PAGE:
Philipp Rode is Executive Director of LSE Cities and Associate Professorial Lecturer at the School of Public Policy. He is Co-Director of the LSE Executive MSc in Cities and co-convenes the Public Policy course on ‘City Making: The Politics of Urban Form’. As researcher, consultant and advisor he has been directing interdisciplinary projects comprising urban governance, transport, city planning and urban design at the LSE since 2003.
There is no doubt that cities will continue to grow, but will there come a point where we live in a world of cities without limits?
Many cities and urban areas are growing in population, because many people who lived in rural areas have moved to cities, but that is only a quarter of the total growth. The most important increase is natural. The number of people being born in urban areas is significantly higher than the number dying in these places. In addition, there are those who live in urban areas that were previously rural. We can clearly envisage that the growth in the number of people living in urban areas will continue. This change relates to the economy and the growth of the urban population which has much to do with the shift from the agriculture to the service sector.
In Europe, however, there are many places where the population is not increasing, that are no longer growing in absolute terms. If we examine India, sub-Saharan Africa, or some parts of Latin America, we still see a considerable population growth and that leads to an increase in the extent of cities and urban areas. Is it without limits? Of course not. At some point the population will peak, and the amount of available territory for building cities will become limited. We have to be careful not to extend cities beyond ecological boundaries. We are entering a time where the limits will be more pronounced, a time where there will be an interest in self-limitations, otherwise negative consequences will follow.
We must accept – and celebrate – the idea of setting limits. I think there are good cities that have been built with considerable restrictions. Compared to urban environments that do not have boundaries, cities that have the limitation of being on an island where there are mountains and sea tend to be places that function better and have more beautiful and more efficient spaces.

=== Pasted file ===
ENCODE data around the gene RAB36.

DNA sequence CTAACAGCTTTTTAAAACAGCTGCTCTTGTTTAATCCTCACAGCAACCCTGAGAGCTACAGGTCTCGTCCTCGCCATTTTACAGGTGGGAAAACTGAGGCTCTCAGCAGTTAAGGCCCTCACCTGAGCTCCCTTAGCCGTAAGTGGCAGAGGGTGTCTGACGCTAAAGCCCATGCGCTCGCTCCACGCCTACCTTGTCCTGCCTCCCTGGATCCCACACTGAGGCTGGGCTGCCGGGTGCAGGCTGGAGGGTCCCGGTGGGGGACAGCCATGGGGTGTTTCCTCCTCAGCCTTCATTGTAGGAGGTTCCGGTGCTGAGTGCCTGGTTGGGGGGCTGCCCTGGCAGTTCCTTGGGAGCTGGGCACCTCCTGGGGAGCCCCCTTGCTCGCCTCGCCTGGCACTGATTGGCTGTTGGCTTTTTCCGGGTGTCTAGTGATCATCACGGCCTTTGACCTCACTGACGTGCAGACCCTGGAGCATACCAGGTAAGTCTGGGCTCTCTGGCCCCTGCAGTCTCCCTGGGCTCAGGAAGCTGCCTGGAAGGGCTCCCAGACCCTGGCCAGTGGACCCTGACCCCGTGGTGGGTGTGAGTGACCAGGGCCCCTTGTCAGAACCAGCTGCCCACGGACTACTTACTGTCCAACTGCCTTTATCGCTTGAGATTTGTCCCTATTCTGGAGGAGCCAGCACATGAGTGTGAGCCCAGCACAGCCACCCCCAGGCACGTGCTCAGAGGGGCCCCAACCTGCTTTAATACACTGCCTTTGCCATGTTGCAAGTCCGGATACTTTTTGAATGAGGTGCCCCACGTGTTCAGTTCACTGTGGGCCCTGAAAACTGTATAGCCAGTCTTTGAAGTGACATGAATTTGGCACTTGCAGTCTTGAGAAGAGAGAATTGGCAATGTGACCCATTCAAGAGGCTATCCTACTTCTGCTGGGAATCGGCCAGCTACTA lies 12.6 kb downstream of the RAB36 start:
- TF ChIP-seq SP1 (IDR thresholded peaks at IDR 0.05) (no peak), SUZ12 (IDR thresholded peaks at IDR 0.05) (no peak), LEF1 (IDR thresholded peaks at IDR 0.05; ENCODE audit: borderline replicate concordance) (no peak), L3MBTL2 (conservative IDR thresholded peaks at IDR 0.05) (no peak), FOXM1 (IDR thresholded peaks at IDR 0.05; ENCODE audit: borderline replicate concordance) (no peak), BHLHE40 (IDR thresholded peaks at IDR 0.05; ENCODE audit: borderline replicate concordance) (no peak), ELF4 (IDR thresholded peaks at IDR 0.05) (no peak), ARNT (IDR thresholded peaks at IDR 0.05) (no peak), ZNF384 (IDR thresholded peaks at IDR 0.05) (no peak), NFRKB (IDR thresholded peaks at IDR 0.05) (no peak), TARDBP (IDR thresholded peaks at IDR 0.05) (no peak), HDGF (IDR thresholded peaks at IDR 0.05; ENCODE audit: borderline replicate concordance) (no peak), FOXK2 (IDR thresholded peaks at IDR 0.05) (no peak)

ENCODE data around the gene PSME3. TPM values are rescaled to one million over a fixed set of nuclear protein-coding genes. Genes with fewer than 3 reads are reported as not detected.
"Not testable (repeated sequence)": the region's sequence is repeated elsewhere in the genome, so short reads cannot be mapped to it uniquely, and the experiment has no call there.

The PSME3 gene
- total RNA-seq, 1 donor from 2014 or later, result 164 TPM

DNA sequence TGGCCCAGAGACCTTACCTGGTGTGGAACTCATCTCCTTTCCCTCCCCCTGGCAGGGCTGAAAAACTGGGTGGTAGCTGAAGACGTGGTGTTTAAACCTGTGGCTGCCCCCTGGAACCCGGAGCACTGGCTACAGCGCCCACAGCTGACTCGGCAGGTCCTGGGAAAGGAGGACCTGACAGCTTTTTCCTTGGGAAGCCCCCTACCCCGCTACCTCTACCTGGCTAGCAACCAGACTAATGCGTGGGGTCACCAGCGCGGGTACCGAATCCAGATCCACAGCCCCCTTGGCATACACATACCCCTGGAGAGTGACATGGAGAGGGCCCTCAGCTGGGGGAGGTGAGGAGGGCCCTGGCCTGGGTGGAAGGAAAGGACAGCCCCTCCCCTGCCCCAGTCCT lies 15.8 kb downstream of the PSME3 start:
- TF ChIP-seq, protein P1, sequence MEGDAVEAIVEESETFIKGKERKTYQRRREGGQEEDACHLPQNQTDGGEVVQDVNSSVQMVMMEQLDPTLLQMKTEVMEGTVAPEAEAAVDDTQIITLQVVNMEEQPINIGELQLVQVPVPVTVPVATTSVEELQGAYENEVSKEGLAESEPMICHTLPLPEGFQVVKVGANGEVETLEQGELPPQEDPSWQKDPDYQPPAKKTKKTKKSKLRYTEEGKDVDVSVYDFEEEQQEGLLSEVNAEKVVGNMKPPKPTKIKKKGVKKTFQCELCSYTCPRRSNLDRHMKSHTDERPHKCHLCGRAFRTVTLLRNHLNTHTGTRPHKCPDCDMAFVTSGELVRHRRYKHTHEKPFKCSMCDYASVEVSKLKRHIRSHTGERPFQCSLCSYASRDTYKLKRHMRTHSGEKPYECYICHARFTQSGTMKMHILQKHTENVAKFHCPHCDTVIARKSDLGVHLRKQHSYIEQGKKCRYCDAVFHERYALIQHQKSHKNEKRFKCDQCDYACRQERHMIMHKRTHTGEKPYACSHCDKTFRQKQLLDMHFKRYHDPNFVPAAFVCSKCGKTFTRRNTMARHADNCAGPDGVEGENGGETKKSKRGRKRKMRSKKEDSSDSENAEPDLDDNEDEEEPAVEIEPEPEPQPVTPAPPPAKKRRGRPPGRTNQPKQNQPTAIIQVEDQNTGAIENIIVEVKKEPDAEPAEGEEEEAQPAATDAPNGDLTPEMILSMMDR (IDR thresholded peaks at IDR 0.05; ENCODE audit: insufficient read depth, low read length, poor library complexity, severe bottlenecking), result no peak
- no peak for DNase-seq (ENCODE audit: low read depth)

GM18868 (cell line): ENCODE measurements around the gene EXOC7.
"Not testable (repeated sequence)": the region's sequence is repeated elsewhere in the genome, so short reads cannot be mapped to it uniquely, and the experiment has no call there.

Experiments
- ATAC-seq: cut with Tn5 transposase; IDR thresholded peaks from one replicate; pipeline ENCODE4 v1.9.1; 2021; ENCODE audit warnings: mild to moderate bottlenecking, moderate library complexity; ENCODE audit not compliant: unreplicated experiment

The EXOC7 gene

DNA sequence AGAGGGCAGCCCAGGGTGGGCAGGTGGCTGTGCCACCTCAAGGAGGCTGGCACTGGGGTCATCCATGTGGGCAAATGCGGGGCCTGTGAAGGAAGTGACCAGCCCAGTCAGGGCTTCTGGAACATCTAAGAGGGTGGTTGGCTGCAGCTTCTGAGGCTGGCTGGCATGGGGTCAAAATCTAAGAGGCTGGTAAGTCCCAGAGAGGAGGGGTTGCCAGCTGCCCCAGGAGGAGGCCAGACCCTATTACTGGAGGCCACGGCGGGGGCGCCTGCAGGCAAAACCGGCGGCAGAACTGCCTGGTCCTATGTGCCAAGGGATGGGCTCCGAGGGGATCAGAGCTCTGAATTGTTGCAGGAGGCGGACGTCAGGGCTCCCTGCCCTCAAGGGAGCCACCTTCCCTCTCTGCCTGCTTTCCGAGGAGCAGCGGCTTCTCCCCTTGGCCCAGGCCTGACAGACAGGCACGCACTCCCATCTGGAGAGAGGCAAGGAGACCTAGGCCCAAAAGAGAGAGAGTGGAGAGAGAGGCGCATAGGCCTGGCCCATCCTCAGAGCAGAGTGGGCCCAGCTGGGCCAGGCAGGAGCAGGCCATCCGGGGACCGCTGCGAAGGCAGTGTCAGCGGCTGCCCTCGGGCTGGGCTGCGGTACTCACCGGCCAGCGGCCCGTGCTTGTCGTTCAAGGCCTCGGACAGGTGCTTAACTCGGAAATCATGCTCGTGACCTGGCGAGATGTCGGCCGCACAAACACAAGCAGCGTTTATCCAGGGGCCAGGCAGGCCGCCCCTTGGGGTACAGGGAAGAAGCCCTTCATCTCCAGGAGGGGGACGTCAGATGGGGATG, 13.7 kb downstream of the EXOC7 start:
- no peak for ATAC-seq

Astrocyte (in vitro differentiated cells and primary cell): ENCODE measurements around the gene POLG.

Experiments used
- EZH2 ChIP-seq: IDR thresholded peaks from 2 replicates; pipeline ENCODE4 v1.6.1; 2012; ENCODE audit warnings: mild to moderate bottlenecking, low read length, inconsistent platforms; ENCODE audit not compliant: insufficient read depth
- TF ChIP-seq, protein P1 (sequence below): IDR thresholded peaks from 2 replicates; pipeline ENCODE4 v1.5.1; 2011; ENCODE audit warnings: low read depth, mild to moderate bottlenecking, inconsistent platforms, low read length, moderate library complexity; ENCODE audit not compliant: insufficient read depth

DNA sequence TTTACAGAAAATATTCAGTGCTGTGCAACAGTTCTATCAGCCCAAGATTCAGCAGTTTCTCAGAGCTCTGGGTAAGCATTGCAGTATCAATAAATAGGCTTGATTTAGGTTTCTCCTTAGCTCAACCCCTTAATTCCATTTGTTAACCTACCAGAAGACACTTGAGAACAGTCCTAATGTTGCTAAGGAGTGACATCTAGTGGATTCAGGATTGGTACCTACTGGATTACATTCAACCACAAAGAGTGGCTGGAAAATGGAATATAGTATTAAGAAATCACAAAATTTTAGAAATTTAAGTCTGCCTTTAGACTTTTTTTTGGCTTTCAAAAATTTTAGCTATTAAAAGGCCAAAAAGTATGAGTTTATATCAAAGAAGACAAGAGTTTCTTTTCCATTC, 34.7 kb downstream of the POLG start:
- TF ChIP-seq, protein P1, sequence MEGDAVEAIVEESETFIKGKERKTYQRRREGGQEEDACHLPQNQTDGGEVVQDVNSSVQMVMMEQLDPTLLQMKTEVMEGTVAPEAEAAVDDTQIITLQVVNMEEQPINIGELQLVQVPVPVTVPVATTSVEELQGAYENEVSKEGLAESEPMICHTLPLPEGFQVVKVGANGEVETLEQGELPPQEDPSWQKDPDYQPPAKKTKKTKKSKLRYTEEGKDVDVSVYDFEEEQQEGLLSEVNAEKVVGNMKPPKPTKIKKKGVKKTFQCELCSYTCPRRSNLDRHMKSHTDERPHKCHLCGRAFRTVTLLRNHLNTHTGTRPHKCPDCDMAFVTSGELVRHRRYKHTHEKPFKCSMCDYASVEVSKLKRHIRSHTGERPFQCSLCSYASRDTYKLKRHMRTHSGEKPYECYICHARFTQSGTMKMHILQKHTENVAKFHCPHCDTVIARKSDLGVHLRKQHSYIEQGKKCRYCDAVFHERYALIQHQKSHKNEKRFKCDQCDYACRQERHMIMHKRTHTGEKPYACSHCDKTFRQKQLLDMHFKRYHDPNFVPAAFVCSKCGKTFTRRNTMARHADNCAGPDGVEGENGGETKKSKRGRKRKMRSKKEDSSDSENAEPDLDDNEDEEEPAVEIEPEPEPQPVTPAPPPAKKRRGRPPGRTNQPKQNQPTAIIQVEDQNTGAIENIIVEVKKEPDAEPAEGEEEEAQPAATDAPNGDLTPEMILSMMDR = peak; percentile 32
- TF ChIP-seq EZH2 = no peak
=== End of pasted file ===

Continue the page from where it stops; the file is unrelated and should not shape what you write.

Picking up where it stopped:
With this in mind, what conclusions can we draw from COP26?
With regard to COP26 it isn’t about having objectives for 2050 or 2070. It is about the next 10 years, the next 12 months. It is our current behavior that matters. We now have a goal of reducing global emissions by 45 percent by 2030, the point at which many cities have said they want to be carbon neutral. This is in 9 or 10 years. We have to introduce a much more radical roadmap than the one we have been using up to now. The changes that have occurred during the pandemic is the best point of reference: people rediscovering their neighborhoods, resuming physical activity, understanding how they can use digitalisation and connectivity to avoid having to travel for work and constantly catch planes. We also have to tackle the problem of infrastructure and the construction of buildings. We cannot continue with non-stop building until we have low carbon materials.
Would smart cities be a solution to carbon footprint issues or is it just a business proposition?